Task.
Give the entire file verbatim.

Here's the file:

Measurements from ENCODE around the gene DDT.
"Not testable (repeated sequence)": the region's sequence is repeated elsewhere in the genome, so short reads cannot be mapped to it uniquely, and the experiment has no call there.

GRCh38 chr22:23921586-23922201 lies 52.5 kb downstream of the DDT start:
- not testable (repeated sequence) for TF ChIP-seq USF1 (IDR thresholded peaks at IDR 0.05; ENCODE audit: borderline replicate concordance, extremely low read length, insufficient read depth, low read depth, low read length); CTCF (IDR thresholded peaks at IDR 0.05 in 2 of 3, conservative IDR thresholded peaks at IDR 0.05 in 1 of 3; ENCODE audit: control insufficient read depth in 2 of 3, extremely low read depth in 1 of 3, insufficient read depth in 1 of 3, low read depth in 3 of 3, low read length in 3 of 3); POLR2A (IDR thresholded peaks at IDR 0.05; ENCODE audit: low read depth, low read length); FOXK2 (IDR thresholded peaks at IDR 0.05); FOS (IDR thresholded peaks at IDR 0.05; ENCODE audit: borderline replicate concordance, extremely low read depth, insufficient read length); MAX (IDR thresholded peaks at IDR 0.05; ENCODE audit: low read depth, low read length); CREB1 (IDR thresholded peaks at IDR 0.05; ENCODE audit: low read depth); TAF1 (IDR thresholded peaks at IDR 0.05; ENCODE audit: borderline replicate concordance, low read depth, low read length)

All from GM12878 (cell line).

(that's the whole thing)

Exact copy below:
Measurements from ENCODE around the gene DDT.
"Not testable (repeated sequence)": the region's sequence is repeated elsewhere in the genome, so short reads cannot be mapped to it uniquely, and the experiment has no call there.

GRCh38 chr22:23921586-23922201 lies 52.5 kb downstream of the DDT start:
- not testable (repeated sequence) for TF ChIP-seq USF1 (IDR thresholded peaks at IDR 0.05; ENCODE audit: borderline replicate concordance, extremely low read length, insufficient read depth, low read depth, low read length); CTCF (IDR thresholded peaks at IDR 0.05 in 2 of 3, conservative IDR thresholded peaks at IDR 0.05 in 1 of 3; ENCODE audit: control insufficient read depth in 2 of 3, extremely low read depth in 1 of 3, insufficient read depth in 1 of 3, low read depth in 3 of 3, low read length in 3 of 3); POLR2A (IDR thresholded peaks at IDR 0.05; ENCODE audit: low read depth, low read length); FOXK2 (IDR thresholded peaks at IDR 0.05); FOS (IDR thresholded peaks at IDR 0.05; ENCODE audit: borderline replicate concordance, extremely low read depth, insufficient read length); MAX (IDR thresholded peaks at IDR 0.05; ENCODE audit: low read depth, low read length); CREB1 (IDR thresholded peaks at IDR 0.05; ENCODE audit: low read depth); TAF1 (IDR thresholded peaks at IDR 0.05; ENCODE audit: borderline replicate concordance, low read depth, low read length)

All from GM12878 (cell line).